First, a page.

Simplified Chinese Character Dictionary : A New Approach to Arranging, Explaining and Looking Up Chinese Characters
Do you often have difficulty finding a particular character in a standard Chinese dictionary? Do you often fail to remember characters, though you have seen and looked them up several times? Don't you think one of the reasons could be that characters that look similar to others are not grouped together? And don't you think that the etymological background of characters (their historical development) could and should be explained better in order to understand the reason for all those dots and strokes? If your answer to these questions is 'yes', then help could be on its way within seconds. The Simplified Chinese Character Dictionary and its 'parent', the Chinese Character Dictionary, both contain several new features that make looking up, learning and remembering Chinese characters more effective and more fun: -characters are arranged by the phonetic part that in most characters is relatively easy to distinguish; by grouping characters that have the same phonetic into series, characters that look almost similar can be compared and studied together; -any character can be found by stripping it first of its radicals, and then splitting the remaining phonetic into components. Phonetic and character can then be found under one of these components; -more than 5,700 different character shapes can be found using the same 3-step method. Examples are given of their usage in daily or literary Chinese, and many pinyin transliterations are given; -counting strokes is not necessary; most characters can be found within seconds; - almost all phonetics are supplied with an etymological explanation, which are helpful for better understanding of the historical background of phonetics and characters. Moreover, they are very effective in helping with remembering characters and distinguishing them from others that look similar; -a 30-page introduction is included, in which the method used for looking up characters is explained step by step, and illustrated with many examples. It also explains how to distinguish radicals, and explains the different kinds of radicals. Moreover, the introduction contains a brief overview of the historical development of Chinese characters in general. The Simplified Chinese Character Dictionary is based on the Chinese Character Dictionary (CCD). It differs from the latter in that it only contains simplified character entries. If a character has a different traditional version, then that is only given in brackets behind its simplified counterpart. In contrast, the CCD contains both simplified and traditional character entries, which can be searched for independently. Another difference is that the example words and phrases in the Simplified CCD are entirely in simplified Chinese, while in the CCD these are primarily in traditional Chinese. The Simplified Chinese Character Dictionary is primarily for students of Chinese in the beginning years of their study, who want to focus on learning simplified characters as quickly as possible. In contrast, the CCD can be used by people who use traditional and/or simplified script.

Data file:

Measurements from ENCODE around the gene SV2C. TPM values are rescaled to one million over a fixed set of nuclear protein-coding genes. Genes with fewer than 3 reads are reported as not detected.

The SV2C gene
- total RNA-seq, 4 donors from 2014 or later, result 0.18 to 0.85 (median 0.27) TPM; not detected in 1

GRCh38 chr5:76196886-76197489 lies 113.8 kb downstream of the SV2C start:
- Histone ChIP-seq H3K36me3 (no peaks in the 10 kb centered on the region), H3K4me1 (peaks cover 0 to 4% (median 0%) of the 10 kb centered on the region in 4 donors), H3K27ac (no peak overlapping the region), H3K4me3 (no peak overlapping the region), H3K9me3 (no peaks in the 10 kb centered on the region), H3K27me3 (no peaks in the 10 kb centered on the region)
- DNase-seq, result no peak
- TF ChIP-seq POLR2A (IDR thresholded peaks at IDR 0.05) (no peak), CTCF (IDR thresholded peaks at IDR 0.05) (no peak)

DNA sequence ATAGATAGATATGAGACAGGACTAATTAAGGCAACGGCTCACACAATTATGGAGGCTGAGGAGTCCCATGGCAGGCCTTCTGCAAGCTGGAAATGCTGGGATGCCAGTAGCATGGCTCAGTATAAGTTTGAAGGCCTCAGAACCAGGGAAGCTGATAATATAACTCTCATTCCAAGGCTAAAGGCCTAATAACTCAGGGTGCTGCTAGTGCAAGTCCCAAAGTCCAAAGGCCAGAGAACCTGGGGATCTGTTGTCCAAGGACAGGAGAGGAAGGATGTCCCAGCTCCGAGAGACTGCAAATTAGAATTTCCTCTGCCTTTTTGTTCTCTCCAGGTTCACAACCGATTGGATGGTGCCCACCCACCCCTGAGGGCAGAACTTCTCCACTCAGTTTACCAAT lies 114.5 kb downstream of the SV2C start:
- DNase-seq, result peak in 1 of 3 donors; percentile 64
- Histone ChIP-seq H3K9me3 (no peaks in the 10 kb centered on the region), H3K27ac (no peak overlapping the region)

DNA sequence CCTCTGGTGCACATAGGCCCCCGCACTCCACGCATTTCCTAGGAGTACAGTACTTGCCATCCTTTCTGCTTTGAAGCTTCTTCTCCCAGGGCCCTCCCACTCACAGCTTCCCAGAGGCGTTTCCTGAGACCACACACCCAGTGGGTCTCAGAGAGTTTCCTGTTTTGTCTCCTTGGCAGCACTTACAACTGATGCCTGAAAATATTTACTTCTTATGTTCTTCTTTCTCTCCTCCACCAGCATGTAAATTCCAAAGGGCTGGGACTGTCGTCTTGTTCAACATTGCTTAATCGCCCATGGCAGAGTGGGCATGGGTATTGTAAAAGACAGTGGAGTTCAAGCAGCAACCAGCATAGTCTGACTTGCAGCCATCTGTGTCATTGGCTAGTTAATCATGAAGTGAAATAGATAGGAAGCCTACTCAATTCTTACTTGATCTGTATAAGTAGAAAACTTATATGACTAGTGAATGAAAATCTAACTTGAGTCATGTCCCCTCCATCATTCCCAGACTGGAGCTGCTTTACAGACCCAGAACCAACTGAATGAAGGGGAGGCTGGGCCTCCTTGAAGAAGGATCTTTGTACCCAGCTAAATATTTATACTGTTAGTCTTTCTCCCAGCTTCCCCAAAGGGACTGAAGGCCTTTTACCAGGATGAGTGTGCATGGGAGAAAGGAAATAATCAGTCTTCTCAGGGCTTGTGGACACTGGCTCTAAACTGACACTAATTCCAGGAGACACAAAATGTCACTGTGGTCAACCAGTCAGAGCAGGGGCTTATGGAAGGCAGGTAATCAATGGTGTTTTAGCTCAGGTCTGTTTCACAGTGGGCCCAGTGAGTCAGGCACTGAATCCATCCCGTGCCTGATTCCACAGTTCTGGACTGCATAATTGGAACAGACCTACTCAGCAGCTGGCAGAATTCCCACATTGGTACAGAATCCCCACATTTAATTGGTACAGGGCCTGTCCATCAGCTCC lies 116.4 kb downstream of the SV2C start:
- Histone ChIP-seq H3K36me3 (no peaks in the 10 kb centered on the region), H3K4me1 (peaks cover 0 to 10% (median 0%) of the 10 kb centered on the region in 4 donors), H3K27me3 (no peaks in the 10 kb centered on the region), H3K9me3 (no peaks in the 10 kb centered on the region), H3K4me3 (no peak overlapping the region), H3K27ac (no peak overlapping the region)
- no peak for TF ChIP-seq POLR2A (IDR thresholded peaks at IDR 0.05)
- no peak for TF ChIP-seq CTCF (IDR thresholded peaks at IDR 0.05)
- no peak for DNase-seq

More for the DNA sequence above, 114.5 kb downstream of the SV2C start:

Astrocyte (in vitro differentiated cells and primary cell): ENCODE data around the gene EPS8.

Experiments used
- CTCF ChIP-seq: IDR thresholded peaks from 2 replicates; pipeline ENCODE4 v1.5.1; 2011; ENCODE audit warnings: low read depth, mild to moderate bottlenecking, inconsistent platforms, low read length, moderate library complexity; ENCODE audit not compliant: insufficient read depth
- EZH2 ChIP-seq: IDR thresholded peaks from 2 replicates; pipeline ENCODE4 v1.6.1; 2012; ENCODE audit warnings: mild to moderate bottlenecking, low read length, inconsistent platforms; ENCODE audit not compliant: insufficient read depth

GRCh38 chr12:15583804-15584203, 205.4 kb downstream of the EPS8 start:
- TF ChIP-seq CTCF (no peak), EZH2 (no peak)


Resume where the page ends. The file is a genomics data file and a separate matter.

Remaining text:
- Paperback | 504 pages
- 140 x 216 x 27mm | 603g
- 19 Aug 2016
- Createspace Independent Publishing Platform
- Illustrations, black and white
About Adrian Van Amstel
Adrian van Amstel holds a Masters degree in Physics from the University of Amsterdam and worked for more than twelve years as database analyst and programmer. Since 1991 he has been living in China, and is presently working as an English teacher at the Guangdong University of Finance and Economics in Guangzhou. One of the reasons for going to China was his interest in Chinese culture and language. While studying Chinese in the early 1990s, he found the way Chinese characters are arranged in standard Chinese dictionaries rather confusing, and not help a foreign student of the language with remembering and spotting differences between characters that look similar. When he found T.K. Ann's "Cracking the Chinese Puzzle," he realized that an other arrangement would be possible, and started work on an alternative system, which took about three months to complete. With this handwritten first version of the Chinese Character Dictionary - in fact a notebook - he went to Taiwan in 1994. During his stay on the island he became interested in the period of Dutch colonization of the island in the 17th century. Fascinated by the historical accounts and physical remains in the form of the ruins of the fortress Zeelandia he began to make plans to write an account of this almost forgotten period in the history of the Dutch East India Company. In the year 2000 he decided to take a course in English language teaching to adults (CELTA), in order to be able to support himself and at the same continue to live in China and work on the character dictionary and on the book about the Dutch East India Company and Taiwan. Finally, in 2011 his book about Taiwan was published in Dutch under the title "Barbaren, Rebellen and Mandarijnen" (Barbarians, rebels and mandarins), and in the summer of 2016 the Chinese Character Dictionary and the Simplified Chinese Character Dictionary were published.